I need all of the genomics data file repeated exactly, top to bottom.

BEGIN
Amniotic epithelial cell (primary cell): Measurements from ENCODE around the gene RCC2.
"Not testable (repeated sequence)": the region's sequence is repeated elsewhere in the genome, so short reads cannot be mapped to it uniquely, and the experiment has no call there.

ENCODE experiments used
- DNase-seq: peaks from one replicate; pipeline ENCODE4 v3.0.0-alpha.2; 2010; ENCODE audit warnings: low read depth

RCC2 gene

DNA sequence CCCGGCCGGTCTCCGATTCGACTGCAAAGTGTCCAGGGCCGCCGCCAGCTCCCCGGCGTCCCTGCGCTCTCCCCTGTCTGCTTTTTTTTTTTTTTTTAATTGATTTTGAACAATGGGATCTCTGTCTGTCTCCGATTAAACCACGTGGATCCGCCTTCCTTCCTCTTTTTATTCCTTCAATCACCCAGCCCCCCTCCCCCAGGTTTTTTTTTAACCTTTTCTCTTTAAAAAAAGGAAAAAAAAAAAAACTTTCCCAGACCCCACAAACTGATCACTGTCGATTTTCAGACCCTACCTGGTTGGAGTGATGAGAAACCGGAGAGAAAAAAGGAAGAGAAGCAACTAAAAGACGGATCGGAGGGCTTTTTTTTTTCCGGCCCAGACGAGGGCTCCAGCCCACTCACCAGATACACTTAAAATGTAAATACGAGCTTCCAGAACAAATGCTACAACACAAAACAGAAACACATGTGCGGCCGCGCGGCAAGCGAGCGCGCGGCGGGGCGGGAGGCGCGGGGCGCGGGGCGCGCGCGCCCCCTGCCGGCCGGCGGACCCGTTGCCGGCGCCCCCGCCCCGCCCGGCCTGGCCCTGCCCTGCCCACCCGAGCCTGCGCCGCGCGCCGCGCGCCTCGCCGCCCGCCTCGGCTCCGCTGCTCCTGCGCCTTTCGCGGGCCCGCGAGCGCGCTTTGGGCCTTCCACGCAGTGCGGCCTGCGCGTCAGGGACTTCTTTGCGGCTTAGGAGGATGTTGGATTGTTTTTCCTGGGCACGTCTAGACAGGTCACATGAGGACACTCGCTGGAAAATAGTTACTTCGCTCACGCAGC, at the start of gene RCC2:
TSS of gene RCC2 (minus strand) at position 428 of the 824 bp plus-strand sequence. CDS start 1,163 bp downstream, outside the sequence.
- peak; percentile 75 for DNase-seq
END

Amniotic epithelial cell (primary cell): Measurements from ENCODE around the gene RCC2.
"Not testable (repeated sequence)": the region's sequence is repeated elsewhere in the genome, so short reads cannot be mapped to it uniquely, and the experiment has no call there.

ENCODE experiments used
- DNase-seq: peaks from one replicate; pipeline ENCODE4 v3.0.0-alpha.2; 2010; ENCODE audit warnings: low read depth

RCC2 gene

DNA sequence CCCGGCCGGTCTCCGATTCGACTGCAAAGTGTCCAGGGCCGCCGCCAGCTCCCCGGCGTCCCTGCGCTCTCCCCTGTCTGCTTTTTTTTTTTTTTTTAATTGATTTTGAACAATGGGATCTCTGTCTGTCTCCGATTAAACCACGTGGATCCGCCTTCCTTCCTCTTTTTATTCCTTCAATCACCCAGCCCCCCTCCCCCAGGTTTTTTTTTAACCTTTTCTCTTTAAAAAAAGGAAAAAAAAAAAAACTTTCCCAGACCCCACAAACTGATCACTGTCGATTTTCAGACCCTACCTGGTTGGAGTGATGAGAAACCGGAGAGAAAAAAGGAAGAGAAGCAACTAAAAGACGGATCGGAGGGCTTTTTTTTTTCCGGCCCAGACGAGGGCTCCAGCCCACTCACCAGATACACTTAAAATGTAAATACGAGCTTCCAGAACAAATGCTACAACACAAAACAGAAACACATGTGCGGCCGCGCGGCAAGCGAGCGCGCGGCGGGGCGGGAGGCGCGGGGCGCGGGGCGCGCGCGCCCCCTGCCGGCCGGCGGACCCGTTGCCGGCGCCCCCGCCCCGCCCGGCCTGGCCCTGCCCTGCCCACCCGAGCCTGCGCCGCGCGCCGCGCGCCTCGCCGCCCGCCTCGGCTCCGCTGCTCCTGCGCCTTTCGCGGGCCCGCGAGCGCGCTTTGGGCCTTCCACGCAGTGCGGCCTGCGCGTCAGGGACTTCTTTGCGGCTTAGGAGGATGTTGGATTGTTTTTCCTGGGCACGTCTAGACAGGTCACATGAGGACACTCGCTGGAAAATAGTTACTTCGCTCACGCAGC, at the start of gene RCC2:
TSS of gene RCC2 (minus strand) at position 428 of the 824 bp plus-strand sequence. CDS start 1,163 bp downstream, outside the sequence.
- peak; percentile 75 for DNase-seq